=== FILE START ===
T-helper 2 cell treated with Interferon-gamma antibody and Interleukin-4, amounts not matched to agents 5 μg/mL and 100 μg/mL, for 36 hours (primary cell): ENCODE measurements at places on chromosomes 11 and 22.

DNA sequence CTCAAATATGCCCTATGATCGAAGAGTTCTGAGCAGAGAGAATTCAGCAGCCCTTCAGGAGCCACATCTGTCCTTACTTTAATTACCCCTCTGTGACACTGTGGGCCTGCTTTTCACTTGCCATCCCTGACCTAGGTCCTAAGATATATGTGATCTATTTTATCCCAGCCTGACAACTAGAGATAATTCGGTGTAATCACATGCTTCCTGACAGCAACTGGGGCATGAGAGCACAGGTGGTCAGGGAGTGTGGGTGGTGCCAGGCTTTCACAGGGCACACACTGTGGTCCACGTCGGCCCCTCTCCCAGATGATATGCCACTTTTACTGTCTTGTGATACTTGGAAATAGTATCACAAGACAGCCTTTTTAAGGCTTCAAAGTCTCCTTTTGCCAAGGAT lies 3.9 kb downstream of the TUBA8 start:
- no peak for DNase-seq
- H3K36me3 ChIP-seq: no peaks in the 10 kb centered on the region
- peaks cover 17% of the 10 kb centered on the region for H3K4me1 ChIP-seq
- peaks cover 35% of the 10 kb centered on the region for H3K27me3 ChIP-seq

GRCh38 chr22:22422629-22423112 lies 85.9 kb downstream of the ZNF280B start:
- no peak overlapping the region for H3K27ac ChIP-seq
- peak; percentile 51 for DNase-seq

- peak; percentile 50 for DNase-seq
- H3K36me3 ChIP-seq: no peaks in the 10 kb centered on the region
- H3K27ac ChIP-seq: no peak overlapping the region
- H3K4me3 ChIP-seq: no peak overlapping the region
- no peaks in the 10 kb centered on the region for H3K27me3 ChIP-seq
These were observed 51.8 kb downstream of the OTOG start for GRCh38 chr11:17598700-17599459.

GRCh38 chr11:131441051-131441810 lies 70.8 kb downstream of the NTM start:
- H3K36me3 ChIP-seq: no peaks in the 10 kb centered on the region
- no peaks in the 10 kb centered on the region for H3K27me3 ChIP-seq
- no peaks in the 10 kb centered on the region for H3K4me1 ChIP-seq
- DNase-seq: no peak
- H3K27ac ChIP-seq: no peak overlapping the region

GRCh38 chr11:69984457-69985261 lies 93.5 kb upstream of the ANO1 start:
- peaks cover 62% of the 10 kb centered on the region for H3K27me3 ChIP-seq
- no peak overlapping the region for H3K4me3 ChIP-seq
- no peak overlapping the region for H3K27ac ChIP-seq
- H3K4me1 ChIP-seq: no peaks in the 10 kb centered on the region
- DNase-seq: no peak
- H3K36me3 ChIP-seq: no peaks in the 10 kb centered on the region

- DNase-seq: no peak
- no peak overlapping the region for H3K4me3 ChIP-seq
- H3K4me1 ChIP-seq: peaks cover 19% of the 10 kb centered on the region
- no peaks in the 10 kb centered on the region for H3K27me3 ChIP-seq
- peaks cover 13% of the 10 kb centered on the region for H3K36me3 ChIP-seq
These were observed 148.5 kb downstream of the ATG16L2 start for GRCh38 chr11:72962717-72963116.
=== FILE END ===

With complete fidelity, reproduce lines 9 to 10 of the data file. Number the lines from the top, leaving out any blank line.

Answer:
- peak; percentile 51 for DNase-seq

- peak; percentile 50 for DNase-seq